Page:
In 2006, Humboldt Baykeeper, Ecological Rights Foundation, and Californians for Alternatives to Toxics successfully settled a lawsuit against Simpson Timber Company to require the cleanup of dioxin-contaminated tidal wetland channel at the former mill site adjacent to Humboldt Bay and the Del Norte Street Pier in Eureka. Dioxins are extremely toxic compounds that cause reproductive damage and cancer. Dioxins bioaccumulate in fish and shellfish, concentrating as they move up the food chain, harming humans and wildlife alike.
At the former mill site and in an adjacent tidally-influenced channel, dioxins were found at levels tens of thousands of times higher than Environmental Protection Agency standards – some of the highest levels documented in the U.S. The test sites were near where Simpson commonly sprayed plywood in the 1960’s with the now-widely-banned wood preservative pentachlorophenol (a.k.a. “penta”).
In accordance with the 2008 settlement, Simpson Timber has excavated the contaminated sediment, restored the wetland channel, and installed groundwater-monitoring wells to ensure that residual subsurface contamination doesn’t leave the site. In addition, a Humboldt Bay Wetlands Restoration Fund was established at the Humboldt Area Foundation for restoration projects designed to offset environmental damage caused as a result of the contamination.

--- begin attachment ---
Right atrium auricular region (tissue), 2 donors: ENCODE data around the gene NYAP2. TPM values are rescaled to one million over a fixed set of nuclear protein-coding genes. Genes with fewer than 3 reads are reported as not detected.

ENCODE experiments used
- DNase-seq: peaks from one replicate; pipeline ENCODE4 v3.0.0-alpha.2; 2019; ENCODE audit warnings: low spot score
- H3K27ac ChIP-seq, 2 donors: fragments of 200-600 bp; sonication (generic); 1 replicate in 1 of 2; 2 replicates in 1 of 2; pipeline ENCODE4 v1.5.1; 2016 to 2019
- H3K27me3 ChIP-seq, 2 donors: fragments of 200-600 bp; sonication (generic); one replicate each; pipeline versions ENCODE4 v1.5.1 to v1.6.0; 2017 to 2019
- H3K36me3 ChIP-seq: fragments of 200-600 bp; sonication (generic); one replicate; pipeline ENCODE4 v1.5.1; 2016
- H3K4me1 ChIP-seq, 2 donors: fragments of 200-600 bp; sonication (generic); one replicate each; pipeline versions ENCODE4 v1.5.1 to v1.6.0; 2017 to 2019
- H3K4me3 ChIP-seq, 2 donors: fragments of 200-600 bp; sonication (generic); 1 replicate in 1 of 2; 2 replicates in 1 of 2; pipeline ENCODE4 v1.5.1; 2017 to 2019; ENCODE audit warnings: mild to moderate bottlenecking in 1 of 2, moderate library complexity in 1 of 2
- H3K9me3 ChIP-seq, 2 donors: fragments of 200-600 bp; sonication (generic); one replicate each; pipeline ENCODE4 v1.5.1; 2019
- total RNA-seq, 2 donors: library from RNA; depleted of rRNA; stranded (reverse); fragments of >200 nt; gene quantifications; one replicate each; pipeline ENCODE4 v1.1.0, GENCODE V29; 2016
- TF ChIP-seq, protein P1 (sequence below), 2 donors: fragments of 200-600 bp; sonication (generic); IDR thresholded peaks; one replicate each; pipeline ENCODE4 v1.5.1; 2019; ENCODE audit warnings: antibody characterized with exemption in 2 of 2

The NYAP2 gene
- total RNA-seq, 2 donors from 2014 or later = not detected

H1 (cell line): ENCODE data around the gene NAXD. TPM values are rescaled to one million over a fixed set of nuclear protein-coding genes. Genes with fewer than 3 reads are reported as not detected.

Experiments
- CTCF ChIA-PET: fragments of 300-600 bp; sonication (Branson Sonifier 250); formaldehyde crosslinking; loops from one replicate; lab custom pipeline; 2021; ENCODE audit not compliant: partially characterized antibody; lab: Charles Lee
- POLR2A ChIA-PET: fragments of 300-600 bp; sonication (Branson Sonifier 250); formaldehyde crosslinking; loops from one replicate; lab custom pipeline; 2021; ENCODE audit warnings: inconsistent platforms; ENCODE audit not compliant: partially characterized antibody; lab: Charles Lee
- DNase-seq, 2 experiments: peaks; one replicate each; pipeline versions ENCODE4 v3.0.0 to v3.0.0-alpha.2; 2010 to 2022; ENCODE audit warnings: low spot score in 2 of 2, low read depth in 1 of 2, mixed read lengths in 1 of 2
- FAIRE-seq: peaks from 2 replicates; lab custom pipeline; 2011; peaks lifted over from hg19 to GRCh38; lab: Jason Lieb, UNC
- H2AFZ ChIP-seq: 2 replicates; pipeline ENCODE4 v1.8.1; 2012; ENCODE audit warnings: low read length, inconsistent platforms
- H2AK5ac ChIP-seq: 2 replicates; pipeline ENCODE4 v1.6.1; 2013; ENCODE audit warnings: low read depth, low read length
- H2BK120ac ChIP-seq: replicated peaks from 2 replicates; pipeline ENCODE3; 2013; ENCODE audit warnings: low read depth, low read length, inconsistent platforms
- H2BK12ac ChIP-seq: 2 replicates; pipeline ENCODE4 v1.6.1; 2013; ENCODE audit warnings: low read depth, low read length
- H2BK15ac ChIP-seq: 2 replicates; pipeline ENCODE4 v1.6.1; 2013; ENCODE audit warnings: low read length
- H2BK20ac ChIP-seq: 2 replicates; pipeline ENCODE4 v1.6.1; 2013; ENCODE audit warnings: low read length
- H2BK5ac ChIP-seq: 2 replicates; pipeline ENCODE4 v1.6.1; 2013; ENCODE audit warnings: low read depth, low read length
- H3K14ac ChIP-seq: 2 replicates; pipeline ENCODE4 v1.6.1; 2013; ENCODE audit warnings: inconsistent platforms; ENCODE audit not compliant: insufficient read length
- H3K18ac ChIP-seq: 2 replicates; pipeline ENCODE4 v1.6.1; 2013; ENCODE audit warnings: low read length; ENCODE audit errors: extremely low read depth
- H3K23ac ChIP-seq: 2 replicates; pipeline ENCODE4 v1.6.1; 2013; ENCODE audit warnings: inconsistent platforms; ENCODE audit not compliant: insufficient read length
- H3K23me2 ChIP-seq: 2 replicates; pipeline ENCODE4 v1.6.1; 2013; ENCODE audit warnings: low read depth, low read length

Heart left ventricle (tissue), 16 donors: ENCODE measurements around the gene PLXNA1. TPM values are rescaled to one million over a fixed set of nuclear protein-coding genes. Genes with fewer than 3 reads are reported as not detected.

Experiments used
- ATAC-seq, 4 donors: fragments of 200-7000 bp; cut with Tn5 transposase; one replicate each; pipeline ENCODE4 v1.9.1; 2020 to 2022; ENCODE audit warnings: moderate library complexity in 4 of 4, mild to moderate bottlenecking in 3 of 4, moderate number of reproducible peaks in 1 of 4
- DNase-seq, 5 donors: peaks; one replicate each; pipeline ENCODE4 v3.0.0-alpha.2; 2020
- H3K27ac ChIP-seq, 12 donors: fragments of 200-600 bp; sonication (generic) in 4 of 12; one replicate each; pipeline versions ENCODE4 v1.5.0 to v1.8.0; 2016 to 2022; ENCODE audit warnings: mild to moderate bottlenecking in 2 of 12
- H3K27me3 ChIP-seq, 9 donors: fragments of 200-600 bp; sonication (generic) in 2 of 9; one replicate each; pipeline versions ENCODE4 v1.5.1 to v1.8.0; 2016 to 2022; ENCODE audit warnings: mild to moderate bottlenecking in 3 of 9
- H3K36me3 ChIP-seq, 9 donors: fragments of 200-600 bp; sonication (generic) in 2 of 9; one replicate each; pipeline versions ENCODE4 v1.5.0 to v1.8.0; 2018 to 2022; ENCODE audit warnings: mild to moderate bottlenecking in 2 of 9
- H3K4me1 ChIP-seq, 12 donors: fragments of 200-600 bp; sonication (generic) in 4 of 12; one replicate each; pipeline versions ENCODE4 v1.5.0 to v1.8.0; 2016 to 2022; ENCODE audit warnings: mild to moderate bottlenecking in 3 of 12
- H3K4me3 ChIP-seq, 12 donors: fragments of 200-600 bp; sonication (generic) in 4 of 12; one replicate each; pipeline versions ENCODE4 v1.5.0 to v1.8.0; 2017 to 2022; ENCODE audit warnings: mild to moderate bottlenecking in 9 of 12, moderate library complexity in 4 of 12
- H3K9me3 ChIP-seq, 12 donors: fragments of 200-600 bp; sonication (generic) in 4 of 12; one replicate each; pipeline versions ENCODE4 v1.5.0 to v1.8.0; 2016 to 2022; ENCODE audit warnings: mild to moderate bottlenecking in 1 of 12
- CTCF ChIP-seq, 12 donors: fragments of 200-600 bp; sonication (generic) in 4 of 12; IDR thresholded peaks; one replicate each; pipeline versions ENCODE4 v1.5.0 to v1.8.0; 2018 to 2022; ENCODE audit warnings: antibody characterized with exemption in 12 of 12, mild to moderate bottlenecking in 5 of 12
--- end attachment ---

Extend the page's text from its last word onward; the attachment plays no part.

Humboldt Baykeeper continues to review Simpson’s groundwater and surface water monitoring being done pursuant to the settlement to determine the effectiveness of the remediation measures taken so far. Today water flows in and out of the ditch with the tides, and monitoring will continue to ensure the tides aren’t bringing toxic chemicals into the Bay next to the region’s only public fishing pier.